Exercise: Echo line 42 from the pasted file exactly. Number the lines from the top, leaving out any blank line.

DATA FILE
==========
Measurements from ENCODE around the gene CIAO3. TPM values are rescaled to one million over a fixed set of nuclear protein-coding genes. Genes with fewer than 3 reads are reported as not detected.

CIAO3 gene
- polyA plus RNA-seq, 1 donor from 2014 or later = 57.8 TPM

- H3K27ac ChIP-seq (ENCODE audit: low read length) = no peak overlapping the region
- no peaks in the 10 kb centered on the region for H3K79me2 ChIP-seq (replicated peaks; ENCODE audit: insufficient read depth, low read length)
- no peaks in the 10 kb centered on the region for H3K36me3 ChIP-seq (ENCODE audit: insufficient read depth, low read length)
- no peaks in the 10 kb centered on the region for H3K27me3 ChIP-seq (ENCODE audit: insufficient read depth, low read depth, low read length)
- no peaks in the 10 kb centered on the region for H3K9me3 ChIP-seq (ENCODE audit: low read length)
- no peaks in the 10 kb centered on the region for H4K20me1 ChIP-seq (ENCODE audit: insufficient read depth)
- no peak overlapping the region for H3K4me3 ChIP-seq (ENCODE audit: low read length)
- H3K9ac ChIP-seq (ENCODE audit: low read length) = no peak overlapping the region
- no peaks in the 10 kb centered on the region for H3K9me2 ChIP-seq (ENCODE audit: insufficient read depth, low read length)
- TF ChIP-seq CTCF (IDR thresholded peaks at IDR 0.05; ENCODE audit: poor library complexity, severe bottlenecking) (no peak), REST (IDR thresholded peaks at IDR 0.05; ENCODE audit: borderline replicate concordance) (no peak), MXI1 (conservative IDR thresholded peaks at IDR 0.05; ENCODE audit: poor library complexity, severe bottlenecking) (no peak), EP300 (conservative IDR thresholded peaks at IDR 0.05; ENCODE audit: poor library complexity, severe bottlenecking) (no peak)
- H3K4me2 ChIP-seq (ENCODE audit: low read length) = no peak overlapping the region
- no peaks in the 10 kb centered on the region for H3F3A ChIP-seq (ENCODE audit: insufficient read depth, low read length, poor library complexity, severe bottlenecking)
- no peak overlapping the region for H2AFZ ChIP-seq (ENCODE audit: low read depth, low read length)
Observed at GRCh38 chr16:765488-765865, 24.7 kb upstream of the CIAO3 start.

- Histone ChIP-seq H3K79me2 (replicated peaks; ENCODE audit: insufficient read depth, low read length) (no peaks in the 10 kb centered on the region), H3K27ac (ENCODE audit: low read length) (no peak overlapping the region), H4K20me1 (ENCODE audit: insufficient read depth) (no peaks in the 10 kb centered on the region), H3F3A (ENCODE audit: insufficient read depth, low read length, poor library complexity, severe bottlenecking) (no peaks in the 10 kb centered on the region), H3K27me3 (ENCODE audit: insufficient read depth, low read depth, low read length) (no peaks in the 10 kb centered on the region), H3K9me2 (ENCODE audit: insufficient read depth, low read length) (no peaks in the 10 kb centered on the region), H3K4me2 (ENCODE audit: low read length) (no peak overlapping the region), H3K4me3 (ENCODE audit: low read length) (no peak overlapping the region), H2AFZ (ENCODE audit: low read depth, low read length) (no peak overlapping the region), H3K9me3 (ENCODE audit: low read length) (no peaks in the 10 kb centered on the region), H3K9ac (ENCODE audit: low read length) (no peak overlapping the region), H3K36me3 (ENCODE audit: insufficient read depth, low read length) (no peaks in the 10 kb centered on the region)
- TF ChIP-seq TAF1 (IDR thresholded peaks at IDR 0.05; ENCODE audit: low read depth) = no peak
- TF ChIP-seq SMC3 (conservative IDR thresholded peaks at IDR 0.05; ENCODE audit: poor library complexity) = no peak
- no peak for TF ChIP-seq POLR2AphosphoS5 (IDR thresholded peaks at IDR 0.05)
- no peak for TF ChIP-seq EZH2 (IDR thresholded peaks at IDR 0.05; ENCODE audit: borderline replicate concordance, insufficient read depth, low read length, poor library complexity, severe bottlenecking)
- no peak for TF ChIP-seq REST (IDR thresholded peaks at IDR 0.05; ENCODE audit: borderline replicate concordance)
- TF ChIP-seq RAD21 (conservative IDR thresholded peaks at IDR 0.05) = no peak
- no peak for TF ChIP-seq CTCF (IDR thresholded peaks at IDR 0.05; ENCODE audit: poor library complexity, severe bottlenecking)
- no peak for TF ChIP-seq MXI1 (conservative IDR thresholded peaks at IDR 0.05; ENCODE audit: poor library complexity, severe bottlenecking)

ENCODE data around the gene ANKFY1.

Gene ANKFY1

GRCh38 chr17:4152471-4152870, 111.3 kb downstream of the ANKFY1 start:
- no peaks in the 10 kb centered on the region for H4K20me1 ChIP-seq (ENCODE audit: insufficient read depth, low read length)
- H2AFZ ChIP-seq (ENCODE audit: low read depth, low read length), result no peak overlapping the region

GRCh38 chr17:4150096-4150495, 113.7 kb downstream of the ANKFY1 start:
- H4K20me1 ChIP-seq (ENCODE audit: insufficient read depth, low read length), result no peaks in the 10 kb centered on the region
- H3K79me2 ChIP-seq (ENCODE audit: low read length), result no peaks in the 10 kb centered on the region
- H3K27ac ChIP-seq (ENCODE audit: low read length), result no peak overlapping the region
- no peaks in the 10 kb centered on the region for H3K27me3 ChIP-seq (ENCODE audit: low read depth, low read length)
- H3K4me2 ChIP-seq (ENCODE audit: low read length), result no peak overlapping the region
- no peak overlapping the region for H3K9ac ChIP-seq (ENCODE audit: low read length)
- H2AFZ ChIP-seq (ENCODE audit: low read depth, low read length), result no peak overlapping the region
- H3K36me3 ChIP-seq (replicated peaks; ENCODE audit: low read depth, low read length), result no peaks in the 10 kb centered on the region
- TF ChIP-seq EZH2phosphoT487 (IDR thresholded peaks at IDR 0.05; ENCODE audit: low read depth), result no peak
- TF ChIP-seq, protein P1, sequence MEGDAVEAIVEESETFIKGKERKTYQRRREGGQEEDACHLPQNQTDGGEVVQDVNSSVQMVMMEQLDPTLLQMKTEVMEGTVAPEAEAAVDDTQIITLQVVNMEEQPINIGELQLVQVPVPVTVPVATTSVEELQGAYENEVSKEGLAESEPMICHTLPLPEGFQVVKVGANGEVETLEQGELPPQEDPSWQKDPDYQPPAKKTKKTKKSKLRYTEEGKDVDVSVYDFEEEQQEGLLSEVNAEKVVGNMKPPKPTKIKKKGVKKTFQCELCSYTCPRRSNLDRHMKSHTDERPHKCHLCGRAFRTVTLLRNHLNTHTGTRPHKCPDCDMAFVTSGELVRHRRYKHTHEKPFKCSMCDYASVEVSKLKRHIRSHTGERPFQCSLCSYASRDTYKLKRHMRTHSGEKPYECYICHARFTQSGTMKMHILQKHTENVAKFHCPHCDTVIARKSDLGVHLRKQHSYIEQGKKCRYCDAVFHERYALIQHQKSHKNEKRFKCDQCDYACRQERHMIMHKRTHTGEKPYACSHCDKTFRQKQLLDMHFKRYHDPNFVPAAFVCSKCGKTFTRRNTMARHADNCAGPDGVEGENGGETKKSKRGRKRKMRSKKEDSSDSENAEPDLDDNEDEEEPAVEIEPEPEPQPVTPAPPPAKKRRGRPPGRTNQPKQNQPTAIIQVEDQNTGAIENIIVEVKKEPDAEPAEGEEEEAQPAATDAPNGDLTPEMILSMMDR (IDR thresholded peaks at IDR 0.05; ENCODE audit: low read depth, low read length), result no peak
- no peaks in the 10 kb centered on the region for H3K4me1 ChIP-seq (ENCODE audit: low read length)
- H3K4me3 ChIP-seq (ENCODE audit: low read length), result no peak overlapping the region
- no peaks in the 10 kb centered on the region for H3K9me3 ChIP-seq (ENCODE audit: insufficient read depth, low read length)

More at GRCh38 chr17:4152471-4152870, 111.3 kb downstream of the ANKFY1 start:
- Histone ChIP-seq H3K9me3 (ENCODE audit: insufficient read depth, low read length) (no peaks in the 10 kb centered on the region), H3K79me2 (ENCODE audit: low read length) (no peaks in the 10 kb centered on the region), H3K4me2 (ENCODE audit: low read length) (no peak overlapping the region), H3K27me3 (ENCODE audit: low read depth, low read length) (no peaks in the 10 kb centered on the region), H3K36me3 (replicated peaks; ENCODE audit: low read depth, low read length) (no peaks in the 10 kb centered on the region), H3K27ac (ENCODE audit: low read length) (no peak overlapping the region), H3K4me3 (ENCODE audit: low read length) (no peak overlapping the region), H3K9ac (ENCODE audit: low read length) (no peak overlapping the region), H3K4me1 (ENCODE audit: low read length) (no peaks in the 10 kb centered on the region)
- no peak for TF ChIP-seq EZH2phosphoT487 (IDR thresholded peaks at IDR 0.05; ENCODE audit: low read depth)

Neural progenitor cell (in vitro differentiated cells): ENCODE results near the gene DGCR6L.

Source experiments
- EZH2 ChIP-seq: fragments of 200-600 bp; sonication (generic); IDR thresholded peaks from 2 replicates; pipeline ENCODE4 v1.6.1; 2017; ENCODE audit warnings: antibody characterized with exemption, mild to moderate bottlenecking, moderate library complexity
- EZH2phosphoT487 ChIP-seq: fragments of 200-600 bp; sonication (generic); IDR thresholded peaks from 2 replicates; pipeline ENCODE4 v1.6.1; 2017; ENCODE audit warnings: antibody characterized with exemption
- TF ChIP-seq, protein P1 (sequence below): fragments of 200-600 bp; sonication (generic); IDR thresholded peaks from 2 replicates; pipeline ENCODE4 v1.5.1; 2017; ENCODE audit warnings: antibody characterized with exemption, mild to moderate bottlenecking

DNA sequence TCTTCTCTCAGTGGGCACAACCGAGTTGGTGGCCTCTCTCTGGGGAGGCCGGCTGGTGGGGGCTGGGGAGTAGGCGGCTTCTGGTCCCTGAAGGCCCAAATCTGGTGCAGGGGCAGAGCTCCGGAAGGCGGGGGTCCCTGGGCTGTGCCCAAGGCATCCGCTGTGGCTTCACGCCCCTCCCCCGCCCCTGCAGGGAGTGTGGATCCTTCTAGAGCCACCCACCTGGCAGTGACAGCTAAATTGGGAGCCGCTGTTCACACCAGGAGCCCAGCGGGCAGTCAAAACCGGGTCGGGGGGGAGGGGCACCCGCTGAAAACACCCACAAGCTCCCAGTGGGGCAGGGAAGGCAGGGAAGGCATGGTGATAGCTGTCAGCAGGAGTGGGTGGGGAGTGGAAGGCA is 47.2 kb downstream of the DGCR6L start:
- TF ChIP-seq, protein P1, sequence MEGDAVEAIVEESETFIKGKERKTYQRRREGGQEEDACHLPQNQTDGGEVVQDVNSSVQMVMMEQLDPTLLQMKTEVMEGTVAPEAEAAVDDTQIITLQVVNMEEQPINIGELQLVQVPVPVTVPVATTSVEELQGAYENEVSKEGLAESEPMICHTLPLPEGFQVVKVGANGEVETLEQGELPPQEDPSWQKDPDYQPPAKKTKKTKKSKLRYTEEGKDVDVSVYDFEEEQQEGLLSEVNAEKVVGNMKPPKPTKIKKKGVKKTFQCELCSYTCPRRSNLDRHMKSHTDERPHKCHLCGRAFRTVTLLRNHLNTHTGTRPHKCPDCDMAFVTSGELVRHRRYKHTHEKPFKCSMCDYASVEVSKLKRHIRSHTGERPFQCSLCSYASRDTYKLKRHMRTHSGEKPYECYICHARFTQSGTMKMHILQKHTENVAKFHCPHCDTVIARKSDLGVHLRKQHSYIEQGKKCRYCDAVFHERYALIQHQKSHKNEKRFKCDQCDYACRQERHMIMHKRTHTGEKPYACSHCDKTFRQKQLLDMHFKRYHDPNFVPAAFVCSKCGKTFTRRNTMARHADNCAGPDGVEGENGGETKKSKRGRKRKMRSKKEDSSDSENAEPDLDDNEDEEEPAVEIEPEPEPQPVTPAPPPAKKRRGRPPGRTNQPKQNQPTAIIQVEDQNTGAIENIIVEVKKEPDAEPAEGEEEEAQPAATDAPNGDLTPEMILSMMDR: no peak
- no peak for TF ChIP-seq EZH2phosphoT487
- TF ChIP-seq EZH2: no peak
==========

- TF ChIP-seq, protein P1, sequence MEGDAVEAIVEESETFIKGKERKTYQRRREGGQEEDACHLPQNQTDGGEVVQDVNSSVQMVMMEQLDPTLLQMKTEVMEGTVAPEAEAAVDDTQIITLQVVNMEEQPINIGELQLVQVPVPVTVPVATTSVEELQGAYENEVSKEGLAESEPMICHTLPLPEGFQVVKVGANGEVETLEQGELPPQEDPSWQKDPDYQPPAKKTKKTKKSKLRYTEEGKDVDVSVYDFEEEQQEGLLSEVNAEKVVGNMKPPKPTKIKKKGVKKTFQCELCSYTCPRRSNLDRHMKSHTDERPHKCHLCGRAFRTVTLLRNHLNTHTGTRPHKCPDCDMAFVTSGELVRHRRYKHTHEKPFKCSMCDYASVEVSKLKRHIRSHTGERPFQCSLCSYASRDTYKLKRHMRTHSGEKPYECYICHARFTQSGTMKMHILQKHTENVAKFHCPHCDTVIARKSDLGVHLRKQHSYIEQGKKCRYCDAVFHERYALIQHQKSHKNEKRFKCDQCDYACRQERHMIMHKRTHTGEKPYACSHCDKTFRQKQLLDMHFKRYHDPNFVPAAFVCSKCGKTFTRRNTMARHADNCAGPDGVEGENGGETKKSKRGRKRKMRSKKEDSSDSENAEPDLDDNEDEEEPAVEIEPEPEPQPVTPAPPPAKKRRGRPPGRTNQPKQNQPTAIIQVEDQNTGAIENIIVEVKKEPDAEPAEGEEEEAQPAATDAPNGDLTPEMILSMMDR (IDR thresholded peaks at IDR 0.05; ENCODE audit: low read depth, low read length), result no peak